Type and culture: two pieces of the same puzzle

Posted 29 May 2013 by
Joanne Weston, Associate Certified Coach, International Coach Federation (ICF)
Joanne Weston

I am from the UK, and I currently work as a freelance performance coach in Manila, Philippines. Several years back, an expat friend described how her husband’s company, a global energy leader, brought an Australian psychology professor up to Manila to conduct an MBTI workshop for the senior management team, comprising both Filipinos and expats. When asked what effect culture has on personality, she curtly replied, “None whatsoever!” Back then, I cringed. Today my reaction would be visceral.

The fact is, environment has a critical influence on inborn personality. This is never more obvious than when administering the MBTI assessment in a country with a strong culture framework, such as here in the Philippines.

I recently facilitated MBTI Step II for over 100 Filipino finance managers from a global organisation. More than 90% of the Filipinos reported a preference for Thinking. During the self-assessment, however, roughly 50% of these stated a preference for Feeling. Moreover, probing questions during individual interpretive feedback sessions resulted in many of the participants realising that their true preference was indeed for Thinking. To support this conclusion, I consulted their Step II Interpretive Reports, which consistently showed that despite an overall preference for Thinking, these managers often showed out-of-preference facets for Accommodating and Accepting.

The Philippines is a country with a strong ‘collectivist’ culture, which Hofstede describes as “a preference for a tightly-knit framework in society in which individuals can expect their relatives or members of a particular in-group to look after them in exchange for unquestioning loyalty”. This manifests itself as a strong urge to maintain group harmony and avoid conflict. Hence the Accommodating and Accepting out-of-preference facets.

The behaviour of Filipino Thinkers would differ significantly to their Western counterparts. Filipinos would tend to avoid expressing disagreement, whereas a UK or US manager would be more comfortable challenging or critiquing team members, and even their own managers. However, their underlying preference is still for Thinking, and they still make decisions based primarily on facts and logic, rather than on values. It’s just that the Thinking preference is much more difficult to spot if you assume that MBTI type is expressed in a homogenous way everywhere.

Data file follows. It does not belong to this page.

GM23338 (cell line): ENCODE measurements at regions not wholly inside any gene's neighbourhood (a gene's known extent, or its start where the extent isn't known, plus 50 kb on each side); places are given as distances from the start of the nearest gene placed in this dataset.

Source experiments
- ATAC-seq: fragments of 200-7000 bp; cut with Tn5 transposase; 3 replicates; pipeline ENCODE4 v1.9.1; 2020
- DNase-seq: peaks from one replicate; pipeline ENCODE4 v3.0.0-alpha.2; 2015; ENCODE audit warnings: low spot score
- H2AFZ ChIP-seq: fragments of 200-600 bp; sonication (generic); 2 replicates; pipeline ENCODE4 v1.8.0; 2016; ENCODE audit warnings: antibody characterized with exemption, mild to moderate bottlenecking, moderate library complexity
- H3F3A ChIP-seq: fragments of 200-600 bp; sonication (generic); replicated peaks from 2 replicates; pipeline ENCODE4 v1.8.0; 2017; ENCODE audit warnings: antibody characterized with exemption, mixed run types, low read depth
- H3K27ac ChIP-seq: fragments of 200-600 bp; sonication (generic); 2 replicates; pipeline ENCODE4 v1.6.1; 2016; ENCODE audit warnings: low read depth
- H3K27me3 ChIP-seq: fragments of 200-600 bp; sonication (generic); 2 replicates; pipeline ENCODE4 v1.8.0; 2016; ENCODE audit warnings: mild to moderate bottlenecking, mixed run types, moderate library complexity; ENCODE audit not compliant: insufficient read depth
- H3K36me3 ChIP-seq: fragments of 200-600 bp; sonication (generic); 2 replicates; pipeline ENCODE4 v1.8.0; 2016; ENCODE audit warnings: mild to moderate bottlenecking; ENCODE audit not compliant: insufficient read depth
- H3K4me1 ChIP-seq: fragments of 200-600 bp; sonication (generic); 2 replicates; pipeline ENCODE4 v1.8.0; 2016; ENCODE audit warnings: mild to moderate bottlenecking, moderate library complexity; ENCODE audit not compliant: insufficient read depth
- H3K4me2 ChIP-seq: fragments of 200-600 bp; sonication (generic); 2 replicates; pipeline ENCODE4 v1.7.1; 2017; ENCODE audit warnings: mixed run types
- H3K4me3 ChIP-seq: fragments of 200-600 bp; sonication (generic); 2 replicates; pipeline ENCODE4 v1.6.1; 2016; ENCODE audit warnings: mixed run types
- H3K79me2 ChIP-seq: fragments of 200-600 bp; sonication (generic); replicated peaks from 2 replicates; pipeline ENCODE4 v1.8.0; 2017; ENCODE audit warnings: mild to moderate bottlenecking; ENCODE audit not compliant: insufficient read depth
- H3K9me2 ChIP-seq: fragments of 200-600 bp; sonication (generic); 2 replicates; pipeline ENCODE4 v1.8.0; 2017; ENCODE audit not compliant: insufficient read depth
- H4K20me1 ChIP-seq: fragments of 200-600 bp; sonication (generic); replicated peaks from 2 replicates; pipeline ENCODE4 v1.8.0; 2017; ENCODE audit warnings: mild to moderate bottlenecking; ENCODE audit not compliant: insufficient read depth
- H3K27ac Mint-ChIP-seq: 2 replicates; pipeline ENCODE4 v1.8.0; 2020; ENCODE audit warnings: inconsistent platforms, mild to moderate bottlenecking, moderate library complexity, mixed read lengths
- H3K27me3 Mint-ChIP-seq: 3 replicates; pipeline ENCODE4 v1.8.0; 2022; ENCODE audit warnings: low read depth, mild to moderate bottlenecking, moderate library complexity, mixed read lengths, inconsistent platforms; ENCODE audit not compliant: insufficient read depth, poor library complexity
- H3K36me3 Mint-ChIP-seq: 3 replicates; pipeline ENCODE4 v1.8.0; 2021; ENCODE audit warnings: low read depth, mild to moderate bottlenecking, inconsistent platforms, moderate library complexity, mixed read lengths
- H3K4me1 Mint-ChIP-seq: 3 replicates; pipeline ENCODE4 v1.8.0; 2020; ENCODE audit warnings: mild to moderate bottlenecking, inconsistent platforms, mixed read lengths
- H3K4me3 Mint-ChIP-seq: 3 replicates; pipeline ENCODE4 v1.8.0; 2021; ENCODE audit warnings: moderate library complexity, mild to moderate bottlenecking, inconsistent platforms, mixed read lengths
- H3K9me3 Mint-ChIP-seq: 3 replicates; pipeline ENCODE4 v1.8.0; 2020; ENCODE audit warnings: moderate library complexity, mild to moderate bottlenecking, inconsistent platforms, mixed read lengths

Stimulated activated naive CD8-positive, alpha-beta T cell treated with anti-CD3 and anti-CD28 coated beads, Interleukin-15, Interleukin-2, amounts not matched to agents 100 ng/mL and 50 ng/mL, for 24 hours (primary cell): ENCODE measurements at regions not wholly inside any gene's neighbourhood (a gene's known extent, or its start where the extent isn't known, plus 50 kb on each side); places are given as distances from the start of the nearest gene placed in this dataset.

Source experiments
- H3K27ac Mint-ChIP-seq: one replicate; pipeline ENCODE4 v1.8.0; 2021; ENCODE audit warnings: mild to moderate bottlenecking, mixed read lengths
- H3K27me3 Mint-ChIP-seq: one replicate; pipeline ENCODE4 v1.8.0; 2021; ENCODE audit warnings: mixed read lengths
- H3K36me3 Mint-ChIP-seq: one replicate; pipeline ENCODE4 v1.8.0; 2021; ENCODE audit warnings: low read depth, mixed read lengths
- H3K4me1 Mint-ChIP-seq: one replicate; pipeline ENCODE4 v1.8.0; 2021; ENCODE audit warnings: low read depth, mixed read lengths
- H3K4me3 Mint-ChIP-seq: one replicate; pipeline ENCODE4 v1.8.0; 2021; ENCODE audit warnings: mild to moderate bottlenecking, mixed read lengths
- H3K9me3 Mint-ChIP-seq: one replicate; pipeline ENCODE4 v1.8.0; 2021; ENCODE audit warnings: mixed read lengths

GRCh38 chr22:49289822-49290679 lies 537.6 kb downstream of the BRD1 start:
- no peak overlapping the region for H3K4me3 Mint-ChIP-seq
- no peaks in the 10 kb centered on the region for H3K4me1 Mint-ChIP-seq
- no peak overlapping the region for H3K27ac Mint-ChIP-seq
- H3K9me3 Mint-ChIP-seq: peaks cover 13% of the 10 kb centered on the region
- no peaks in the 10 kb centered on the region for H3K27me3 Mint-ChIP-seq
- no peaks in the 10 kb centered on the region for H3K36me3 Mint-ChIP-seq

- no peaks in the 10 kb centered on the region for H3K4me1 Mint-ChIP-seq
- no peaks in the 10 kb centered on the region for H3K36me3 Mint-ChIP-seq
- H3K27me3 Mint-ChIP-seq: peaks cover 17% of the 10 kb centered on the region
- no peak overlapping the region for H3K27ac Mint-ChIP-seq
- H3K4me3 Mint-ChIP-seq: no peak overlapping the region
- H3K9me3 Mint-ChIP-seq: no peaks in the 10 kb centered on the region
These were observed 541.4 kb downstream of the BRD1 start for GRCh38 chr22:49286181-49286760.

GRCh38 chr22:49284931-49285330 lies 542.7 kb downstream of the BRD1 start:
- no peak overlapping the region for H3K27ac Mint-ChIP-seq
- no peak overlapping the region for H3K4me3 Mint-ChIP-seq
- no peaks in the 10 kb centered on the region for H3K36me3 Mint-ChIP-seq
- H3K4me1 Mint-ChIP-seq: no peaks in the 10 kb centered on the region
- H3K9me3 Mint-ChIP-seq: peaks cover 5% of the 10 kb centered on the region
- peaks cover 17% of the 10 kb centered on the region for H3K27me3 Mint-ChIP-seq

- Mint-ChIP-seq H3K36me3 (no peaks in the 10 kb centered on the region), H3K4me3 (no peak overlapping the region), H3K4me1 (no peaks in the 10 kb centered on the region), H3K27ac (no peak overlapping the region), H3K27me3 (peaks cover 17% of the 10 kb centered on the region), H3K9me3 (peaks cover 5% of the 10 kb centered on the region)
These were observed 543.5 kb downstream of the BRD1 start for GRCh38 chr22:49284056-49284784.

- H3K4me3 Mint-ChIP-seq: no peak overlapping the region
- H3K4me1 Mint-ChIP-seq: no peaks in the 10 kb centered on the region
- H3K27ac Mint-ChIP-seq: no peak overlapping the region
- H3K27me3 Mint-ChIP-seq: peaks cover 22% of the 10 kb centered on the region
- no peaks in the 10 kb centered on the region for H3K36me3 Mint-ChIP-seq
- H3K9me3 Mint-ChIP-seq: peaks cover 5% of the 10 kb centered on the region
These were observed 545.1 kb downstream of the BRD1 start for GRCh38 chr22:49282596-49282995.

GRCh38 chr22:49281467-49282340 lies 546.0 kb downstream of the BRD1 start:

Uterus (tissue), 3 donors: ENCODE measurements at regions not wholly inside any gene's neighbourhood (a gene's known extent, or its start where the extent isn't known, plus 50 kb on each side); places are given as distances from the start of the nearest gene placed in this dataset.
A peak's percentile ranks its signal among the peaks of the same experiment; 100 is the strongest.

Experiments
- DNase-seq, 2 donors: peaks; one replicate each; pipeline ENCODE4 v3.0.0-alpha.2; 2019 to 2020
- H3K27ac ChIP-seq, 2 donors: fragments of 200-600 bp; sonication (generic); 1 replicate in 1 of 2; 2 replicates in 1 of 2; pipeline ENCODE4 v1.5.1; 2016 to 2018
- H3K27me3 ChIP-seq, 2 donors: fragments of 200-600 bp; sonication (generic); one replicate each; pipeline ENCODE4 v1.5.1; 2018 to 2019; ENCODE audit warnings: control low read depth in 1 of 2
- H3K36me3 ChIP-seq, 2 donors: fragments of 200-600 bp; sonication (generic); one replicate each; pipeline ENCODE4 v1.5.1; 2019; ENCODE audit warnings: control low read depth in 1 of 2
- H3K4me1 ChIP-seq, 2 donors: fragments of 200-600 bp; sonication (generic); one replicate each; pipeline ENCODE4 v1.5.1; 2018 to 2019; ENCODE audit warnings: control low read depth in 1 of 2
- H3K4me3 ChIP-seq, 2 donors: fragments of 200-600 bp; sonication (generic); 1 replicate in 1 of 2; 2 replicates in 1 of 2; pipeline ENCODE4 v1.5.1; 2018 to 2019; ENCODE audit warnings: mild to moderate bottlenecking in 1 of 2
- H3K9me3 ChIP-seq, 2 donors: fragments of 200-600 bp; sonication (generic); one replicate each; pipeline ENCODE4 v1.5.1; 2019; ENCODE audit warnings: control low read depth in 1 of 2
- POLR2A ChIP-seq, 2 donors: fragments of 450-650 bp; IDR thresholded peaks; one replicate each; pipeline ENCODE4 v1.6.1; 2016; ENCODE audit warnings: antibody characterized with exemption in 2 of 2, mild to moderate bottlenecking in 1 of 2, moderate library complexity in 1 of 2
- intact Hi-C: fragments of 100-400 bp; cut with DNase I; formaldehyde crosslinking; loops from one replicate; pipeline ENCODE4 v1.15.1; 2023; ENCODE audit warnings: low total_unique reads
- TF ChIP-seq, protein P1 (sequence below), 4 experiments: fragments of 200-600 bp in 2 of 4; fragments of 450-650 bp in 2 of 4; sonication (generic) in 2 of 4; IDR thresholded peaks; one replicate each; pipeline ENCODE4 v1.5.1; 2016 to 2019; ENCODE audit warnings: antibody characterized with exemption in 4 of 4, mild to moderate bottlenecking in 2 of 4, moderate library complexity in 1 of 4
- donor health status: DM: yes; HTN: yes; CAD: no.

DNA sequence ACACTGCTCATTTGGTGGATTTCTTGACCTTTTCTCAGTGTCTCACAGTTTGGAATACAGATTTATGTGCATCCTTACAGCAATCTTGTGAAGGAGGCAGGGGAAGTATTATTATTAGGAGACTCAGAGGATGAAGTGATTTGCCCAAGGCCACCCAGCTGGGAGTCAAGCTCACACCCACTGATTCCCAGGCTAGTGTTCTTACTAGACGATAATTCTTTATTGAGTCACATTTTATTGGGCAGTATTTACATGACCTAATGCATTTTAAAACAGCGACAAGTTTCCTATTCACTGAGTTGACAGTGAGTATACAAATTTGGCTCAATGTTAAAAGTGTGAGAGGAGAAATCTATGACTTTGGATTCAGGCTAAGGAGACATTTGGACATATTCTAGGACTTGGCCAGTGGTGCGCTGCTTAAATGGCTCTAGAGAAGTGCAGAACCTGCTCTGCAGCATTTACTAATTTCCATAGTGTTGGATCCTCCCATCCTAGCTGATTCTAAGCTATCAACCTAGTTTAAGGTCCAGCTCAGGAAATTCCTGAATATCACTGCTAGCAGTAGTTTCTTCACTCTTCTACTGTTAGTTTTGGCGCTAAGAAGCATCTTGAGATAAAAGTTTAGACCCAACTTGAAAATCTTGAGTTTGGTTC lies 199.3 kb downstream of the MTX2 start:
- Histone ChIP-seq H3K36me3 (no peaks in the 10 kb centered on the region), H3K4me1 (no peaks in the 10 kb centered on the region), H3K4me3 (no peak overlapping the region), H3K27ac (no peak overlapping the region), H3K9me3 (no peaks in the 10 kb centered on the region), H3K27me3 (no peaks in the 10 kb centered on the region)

This is just one example of how using MBTI can help to help explain uncertainty and confusion between inborn preferences and environmental influence. I now frequently complement MBTI sessions with workshops that focus on appreciation and acceptance of different cultural frameworks.

Understanding inborn preferences can also help expats adjust to ‘culture shock’ when moving to a new country. I have used the MBTI framework to help Introverts understand that it’s normal to be uncomfortable with the very sociable nature of expat life. I’ve also found that having a new, neutral language to use during discussions can be useful when comparing different cultures. A Judging expat can appreciate the general Perceiving tendencies of Filipino culture if you give them an understanding of differences between the Judging–Perceiving attitude pair.

So what should you do if you’re coaching people from different cultures together, which is likely to be the case in many modern multinationals? Firstly, don’t assume, as my friend did, that culture has no bearing! Instead, my recommendation would be to use Step II to isolate the facets that result from cultural and environmental factors. Look for the trends in the people and cultures you are working with, and build up a knowledge of cultural dimensions as researched by Hofstede, Trompenaars et al. Gradually, a clearer picture will emerge from the blur created by the combination of personality and culture, and you’ll be able to carry on providing moments of clarity for your clients, regardless of cultural boundaries.

Joanne Weston is an Associate Certified Coach (ACC) with the International Coach Federation (ICF) and a certified practitioner of the Myers-Briggs Type Indicator. She has coached and facilitated programmes for organisations in diverse industries such as international development, outsourcing and shared services (BPO), travel, fast-moving consumer goods, media, manufacturing and luxury goods. After a career in sales and CRM with technology giant Cisco, she changed direction to focus on leadership development and coaching. She is currently based in the Philippines, helping global clients with operations across South East Asia and beyond. Find her at http://mimosasolutions.com.

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